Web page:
Footpath delay ‘dangerous’ A FORMER mayor of Frankston has become frustrated with a lack of council urgency to build a footpath in Frankston South at a “dangerous blind corner” for pedestrians. Ex-councillor Darrel Taylor says residents, council officers and councillors agreed in July last year that a footpath between Fenton Crescent and Nepean Highway was needed due to safety concerns. “There have been numerous near misses as pedestrians are forced to walk on the road near a blind corner,” Mr Taylor said. “I would rather council acted now instead of waiting until someone is seriously injured or killed.” The ex-mayor said he had spent several months chasing council for an explanation of why it is taking so long
to build a footpath at the corner. He raised the footpath delay publicly with council officers at January’s council meeting. Current mayor Cr Brian Cunial said council has been looking at ways to build the footpath but admitted its construction could still be months away nearly a year after safety concerns were flagged at the blind corner. “Council officers have been investigating alternative options for constructing a footpath along Liddesdale Avenue from Fenton St to the Nepean Highway,” Cr Cunial said in a statement. “A report on the options will be presented to councillors at the May council meeting for consideration.” Neil Walker
Mind the bend: Former Frankston mayor Darrel Taylor wants council to urgently build a footpath at a blind corner for pedestrians in Frankston South. Picture: Gary Sissons
Hastings the most costly port option Keith Platt firstname.lastname@example.org THE latest “discussion paper” released by Infrastructure Victoria estimates building a container port at Hastings will cost more than double that of developing a new port at Bay West, inside Port Phillip. Using scenarios based on ships capable of carrying either 14,000 TEU (based on 20 foot long containers) or 18,500 TEU, the paper puts the cost of developing Hastings to handle nine million TEU a year brought in by the smaller vessels at $12.8 billion; building Bay West for the same number of containers is $6.14 billion. When the larger ships are taken into account, costs at Hastings go to $12.9 billion as opposed to $6.4 billion at Bay West. Taken to their ultimate third stage of development, a container port at Bay West would require close to 30 million cubic metres of dredging and 47 million cubic metres for Hastings. The Bay West proposal near Werribee involves using dredged material to build an “island”. Material dredged from Western Port would have to be dumped 50 kilometres offshore in Bass Strait, with 18 million cubic metres of suitable sand then being brought back from the same area for reclamation works. The 30 kilometres of shipping channels into Western Port will need 2.6 million cubic metres of dredging to accommodate the larger ships (18,500 TEU), but the actual port area will require a further 21.6 million cubic
metres of dredging. The Bay West/Hastings comparison is designed to help the state government choose one of the two sites for the state’s next container port. Infrastructure Victoria states that while it might be “technically possible” to increase capacity at the Port of Melbourne “by four or five times” it is also working towards finding a “tipping point” as to “when it may be more practical to create additional port capacity at a second container port”. As it edges closer to recommending either Hastings or Bay West as the site for a second container port, Infrastructure Victoria has ruled out Geelong or Portland. With a required lead-in time of 15 years for planning and construction of a new port, the government agency is set to make its preferences known to the state government in May. The paper released earlier this month by Infrastructure Victoria, states that modelling has shown that up until 2066 there will be no problems handling the number of ships expected to pass through The Heads into Port Phillip. “If growth in ship numbers were to continue as forecast then the ultimate capacity constraint would not be reached until sometime in the mid2100s,” the discussion paper states. It cautions that if the largest container ships are to use Port Phillip, the Great Ship Channel will need to be widened from its present 245 metres to 425 metres; the entrance to Western Port would need “some realignment”.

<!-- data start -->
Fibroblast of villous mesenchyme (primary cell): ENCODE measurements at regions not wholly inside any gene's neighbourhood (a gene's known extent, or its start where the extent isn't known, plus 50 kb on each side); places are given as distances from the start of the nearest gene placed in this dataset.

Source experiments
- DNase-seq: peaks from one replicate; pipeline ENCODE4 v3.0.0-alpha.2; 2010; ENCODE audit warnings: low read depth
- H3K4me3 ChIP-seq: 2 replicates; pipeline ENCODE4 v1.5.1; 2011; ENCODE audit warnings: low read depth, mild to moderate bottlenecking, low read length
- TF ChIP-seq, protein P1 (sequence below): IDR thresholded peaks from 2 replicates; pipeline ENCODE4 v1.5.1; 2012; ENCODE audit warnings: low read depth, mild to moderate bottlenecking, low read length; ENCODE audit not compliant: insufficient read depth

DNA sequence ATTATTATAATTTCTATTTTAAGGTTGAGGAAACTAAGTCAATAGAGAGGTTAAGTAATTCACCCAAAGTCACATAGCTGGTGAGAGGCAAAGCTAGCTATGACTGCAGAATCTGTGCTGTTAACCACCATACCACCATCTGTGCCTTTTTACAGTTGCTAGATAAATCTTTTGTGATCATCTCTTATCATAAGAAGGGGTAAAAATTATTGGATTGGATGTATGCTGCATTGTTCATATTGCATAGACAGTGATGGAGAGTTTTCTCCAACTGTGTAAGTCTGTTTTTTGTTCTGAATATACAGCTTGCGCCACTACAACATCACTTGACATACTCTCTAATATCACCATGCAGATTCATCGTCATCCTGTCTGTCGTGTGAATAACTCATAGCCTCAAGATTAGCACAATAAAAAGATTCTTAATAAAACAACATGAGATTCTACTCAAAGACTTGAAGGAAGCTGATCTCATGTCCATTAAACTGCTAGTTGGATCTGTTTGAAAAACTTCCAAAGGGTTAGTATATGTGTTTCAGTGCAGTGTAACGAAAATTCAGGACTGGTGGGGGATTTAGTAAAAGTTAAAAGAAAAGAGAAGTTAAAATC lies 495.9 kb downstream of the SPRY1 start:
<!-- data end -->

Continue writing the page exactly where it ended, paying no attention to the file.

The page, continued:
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20 March 2017
INFRASTRUCTURE Victoria’s latest discussion paper suggests - subject to further investigation - that ships carrying vehicles to the Port of Melbourne and those servicing Tasmania could eventually use ports either at Geelong or Hastings.
Infrastructure Victoria CEO Michel Masson said the body of evidence is the result of many months of technical investigations and engagement with stakeholders and local communities. “We have used existing studies, undertaken new technical investigations and consulted with key stakeholders and local communities over the past six months to develop this evidence base on when we might need a new port, and where it should
be located,” he said. “This is not our advice to the government, it is the information, data and analysis we have collected to date.” Westernport Peninsula Protection Council secretary Karri Giles said the amount of dredging needed for a container port at Hastings was “more than double Port Phillip Bay’s infamous channel deepening”. Western Port would be “permanently muddy”.
“Infrastructure Victoria thinks the main reason to build a second container port is in case retailers want to bring in goods in the world’s second biggest ships. Most right thinking people here would rather the ships fit the port than build a whole new port to take bigger ships,” Ms Giles said. The discussion paper and technical reports are at yoursay.infrastructurevictoria.com.au/ports
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